Hello, Frank Indiviglio here. The incredible diversity of life in tidal creeks and rivers has attracted me since childhood. And while invertebrates and fishes predominate, areas where fresh and salt water meet hold wonderful surprises for reptile enthusiasts as well. Today I’d like to discuss a turtle that I often find in brackish water habitats, and which seems to be evolving unique adaptations to survive there – the Snapping Turtle, Chelydra serpentina.
A Turtle Banquet
The Long Island (NY) tidal creeks (please see photo) that I frequent seem “paved” with crabs, marine worms, snails, bottom fishes, mussels, clams, shrimp and other foods that could be easily exploited by turtles. In fact, research indicates that at least one marine turtle, the Kemp’s Ridley, actively migrates to the LI Sound, gaining up to a pound per week during the time it remains there. The Snapping Turtles I’ve seen in such habitats have been quite large, and I can’t help but think that abundance of high quality, easily-caught food must play a role in their presence.
I’ve even been fortunate enough to come upon a family of River Otters in one tidal creek, a species long gone from LI but now making a comeback. I’ve worked with captive otters, and can attest that if they are present, there’s lots of food about – their appetites are unbelievable!
Of course, Snappers confined to freshwater get quite large also. The fellow shown in this article weighs in at 70-80 pounds (the other turtle is a 206 pound Alligator Snapping Turtle, a relative) and the behemoth pictured here (held by Brave Wilderness’ Coyote Peterson) tipped the scales at about 55 pounds.
Freshwater Turtles in Brackish Environments
I’ve observed Snappers in most of my favorite tidal creeks, some of which are also home to Diamondback Terrapins. The occasional Eastern Mud Turtle has also shown up (it seems that, in southern NYS, Mud Turtles are confined to tidal streams on Long andStatenIslands), along with Red-Eared Sliders and, once, a hatchling Eastern Painted Turtle. While Diamondbacks have well-known adaptations to brackish habitats, I wondered about the other species, all of which typically live in fresh water.
Snappers’ Adaptations to Brackish Water
I thought back to a study of Snapping Turtles living in the tidal reaches of the Carmen’s River, which I had read some 20 years ago. Casting about, I found it, along with another…but not much else seems to have been written on the topic (please see abstracts below). I learned that certain Snapper populations are indeed developing strategies to cope with life in salt water. In one experiment, hatchlings from nests near tidal creeks grew faster in 10-35% sea water than they did in fresh water. They also fared better in this water than did Snappers collected in fresh water habitats. When kept in fresh water, snappers originating in fresh water habitats grew faster than those from the brackish portion of the same river.
Snapping Turtles that frequent tidal regions have not, however, completely severed their ties with fresh water. Hatchlings are unable to cope with environments comprised of over 41% seawater. Adults are more tolerant than smaller individuals, but lose body water and suffer increased internal osmotic pressure if confined to highly saline water.
Estuary-dwelling Snapping Turtles are believed to represent an early stage in the adaptation to marine environments. They lack the Diamondback’s Lachrymal Gland, which secretes salt (hatchling Diamondback Terrapins do well at concentrations of up to 64% salt water), yet the fact that their young grow best in brackish water indicates that some physiological changes may have occurred.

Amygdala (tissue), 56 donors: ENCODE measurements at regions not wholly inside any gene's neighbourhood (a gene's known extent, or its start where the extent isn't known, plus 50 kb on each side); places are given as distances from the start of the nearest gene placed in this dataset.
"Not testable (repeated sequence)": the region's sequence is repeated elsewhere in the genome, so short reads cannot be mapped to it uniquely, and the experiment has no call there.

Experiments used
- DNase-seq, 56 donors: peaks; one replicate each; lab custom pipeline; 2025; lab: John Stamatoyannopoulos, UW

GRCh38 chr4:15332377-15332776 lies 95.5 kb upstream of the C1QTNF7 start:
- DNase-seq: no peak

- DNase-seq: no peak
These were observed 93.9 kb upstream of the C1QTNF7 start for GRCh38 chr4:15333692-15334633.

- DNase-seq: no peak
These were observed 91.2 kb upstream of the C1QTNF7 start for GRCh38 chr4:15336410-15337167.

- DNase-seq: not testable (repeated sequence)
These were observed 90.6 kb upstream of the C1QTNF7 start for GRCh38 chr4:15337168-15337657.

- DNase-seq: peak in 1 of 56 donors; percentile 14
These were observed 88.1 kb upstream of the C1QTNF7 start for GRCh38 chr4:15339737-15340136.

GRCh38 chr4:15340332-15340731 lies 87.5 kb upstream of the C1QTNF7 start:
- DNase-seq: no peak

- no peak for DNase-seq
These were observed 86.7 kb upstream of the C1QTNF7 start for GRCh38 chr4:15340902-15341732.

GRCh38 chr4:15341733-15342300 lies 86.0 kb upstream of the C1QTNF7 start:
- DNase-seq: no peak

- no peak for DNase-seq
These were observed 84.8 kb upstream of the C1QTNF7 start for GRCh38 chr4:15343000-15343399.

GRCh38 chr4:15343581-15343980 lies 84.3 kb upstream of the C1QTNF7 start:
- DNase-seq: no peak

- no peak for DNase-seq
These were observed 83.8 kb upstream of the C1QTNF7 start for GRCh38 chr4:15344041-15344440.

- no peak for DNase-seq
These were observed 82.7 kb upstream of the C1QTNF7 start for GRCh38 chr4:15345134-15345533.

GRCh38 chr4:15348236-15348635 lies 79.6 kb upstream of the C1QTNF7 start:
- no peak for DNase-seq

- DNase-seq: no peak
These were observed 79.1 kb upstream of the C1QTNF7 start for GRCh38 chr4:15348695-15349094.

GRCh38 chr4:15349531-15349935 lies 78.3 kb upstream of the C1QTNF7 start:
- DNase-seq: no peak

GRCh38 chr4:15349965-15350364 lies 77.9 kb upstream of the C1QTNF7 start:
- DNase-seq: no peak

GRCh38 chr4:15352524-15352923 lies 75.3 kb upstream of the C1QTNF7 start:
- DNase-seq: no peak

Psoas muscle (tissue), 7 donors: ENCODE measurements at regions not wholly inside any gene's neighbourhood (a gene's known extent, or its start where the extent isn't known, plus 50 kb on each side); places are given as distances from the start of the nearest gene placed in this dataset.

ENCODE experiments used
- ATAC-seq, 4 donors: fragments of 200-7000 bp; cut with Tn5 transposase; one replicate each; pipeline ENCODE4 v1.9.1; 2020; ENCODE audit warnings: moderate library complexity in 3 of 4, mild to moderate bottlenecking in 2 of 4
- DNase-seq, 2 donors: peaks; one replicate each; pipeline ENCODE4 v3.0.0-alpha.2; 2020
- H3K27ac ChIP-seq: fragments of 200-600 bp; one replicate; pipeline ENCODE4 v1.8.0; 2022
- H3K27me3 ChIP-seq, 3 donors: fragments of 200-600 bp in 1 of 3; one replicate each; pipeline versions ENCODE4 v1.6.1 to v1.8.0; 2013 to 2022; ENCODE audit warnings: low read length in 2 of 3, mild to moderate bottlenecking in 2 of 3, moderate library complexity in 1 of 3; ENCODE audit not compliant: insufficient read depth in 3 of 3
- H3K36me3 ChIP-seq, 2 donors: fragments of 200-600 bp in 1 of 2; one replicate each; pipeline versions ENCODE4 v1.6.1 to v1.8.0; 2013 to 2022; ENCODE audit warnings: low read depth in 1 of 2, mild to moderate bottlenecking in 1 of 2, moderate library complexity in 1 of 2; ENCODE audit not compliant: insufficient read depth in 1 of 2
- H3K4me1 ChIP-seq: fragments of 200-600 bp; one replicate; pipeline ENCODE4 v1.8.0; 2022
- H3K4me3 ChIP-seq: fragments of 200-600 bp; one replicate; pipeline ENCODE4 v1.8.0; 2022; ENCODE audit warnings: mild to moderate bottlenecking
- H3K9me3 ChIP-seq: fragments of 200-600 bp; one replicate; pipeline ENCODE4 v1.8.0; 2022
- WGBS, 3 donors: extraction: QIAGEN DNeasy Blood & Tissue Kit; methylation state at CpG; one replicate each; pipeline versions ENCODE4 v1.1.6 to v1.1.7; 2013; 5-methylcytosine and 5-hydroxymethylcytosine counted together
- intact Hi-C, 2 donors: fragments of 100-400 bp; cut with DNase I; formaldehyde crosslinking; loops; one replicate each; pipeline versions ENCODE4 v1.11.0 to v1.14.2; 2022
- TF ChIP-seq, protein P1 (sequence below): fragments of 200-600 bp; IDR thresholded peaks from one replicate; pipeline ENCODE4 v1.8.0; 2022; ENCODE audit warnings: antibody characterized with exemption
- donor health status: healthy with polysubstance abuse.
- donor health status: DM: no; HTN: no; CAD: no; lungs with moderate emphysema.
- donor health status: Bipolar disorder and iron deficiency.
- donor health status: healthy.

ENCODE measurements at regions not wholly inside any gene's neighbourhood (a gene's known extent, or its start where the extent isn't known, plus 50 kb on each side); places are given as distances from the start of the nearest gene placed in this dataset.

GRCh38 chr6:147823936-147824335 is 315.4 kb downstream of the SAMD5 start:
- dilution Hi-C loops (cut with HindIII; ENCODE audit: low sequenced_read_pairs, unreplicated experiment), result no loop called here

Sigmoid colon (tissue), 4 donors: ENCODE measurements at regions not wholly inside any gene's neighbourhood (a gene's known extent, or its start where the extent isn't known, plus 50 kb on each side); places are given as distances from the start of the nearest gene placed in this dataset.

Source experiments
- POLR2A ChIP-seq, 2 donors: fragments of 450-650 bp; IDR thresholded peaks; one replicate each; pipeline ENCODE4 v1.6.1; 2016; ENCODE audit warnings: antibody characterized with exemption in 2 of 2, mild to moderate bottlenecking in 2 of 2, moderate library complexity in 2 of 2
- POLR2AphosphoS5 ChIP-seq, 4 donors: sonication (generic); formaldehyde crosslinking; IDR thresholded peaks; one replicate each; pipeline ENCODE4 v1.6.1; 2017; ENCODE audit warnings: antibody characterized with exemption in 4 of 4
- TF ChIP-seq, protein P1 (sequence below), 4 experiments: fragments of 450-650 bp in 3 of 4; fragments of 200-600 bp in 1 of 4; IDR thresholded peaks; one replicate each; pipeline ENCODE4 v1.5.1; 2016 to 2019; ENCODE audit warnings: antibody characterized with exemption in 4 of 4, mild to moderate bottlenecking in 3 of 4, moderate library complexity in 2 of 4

Field research has shown that Snappers primarily rely upon behavior to regulate their exposure to salt water, moving from creek mouths to fresher waters further upstream as needed. In addition to salt-excreting glands, Diamondback Terrapins also utilize behavior to modify salt intake. Unlike Snappers, they leave the water for land when necessary, and may also swim into fresh water.
Eastern Mud Turtles and other species that enter brackish water may use strategies similar to those employed by Snappers, but further research is needed. Reptiles such as Salt Marsh Snakes and American Crocodiles have also adapted somewhat to brackish water, moving between estuaries and fresh water in order to drink and moderate the internal effects of salt water exposure.
Sea snakes, sea turtles and the Marine Iguana have taken salt-excretion and other adaptations further even than the Diamondback Terrapin, and are true marine creatures in every sense of the word
Salt Water Amphibians?
Amphibians are notably absent from estuarine environments. Amazingly, however, the Mangrove or Crab-Eating Frog, Rana (Fejervarya) cancrivora, is quite tolerant of saline waters. I’ve always considered this frog to be a quite special creature, but recently came across a note that it is “commercially raised as food for predatory pet fish” in Singapore (please see link below)…quite surprising!
American Toads have been documented as breeding in brackish water, and I’ve found Fowler’s and Spadefoot Toad tadpoles in ponds that would likely be exposed to salt water on occasion (please see this article for photos of a coastal pond in which I’ve found Red-Eared Sliders and Fowler’s Toad tadpoles) . Also, a feral population of African Clawed Frogs occupies slightly brackish ponds in England.
Salt-tolerant amphibians fascinate me…any observations you might be able to share would be most appreciated, please write in.
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